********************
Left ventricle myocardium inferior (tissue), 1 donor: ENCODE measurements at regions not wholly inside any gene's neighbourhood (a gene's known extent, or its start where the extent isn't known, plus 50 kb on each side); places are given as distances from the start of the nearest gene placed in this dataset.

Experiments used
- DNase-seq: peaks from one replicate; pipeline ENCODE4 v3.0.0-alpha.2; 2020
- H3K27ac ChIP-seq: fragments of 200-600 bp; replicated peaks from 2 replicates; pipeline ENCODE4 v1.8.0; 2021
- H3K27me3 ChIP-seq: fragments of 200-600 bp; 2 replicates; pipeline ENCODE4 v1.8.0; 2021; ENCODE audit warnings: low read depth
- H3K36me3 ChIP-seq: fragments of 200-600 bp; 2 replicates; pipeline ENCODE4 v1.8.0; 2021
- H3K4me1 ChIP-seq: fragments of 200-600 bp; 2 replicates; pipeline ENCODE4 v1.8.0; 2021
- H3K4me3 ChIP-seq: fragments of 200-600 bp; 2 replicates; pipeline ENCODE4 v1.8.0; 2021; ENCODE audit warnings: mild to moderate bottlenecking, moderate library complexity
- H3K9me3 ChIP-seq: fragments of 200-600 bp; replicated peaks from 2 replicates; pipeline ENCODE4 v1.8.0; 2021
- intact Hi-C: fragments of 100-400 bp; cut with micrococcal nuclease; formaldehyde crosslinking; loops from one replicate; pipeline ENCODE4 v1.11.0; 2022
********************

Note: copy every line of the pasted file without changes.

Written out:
Left ventricle myocardium inferior (tissue), 1 donor: ENCODE measurements at regions not wholly inside any gene's neighbourhood (a gene's known extent, or its start where the extent isn't known, plus 50 kb on each side); places are given as distances from the start of the nearest gene placed in this dataset.

Experiments used
- DNase-seq: peaks from one replicate; pipeline ENCODE4 v3.0.0-alpha.2; 2020
- H3K27ac ChIP-seq: fragments of 200-600 bp; replicated peaks from 2 replicates; pipeline ENCODE4 v1.8.0; 2021
- H3K27me3 ChIP-seq: fragments of 200-600 bp; 2 replicates; pipeline ENCODE4 v1.8.0; 2021; ENCODE audit warnings: low read depth
- H3K36me3 ChIP-seq: fragments of 200-600 bp; 2 replicates; pipeline ENCODE4 v1.8.0; 2021
- H3K4me1 ChIP-seq: fragments of 200-600 bp; 2 replicates; pipeline ENCODE4 v1.8.0; 2021
- H3K4me3 ChIP-seq: fragments of 200-600 bp; 2 replicates; pipeline ENCODE4 v1.8.0; 2021; ENCODE audit warnings: mild to moderate bottlenecking, moderate library complexity
- H3K9me3 ChIP-seq: fragments of 200-600 bp; replicated peaks from 2 replicates; pipeline ENCODE4 v1.8.0; 2021
- intact Hi-C: fragments of 100-400 bp; cut with micrococcal nuclease; formaldehyde crosslinking; loops from one replicate; pipeline ENCODE4 v1.11.0; 2022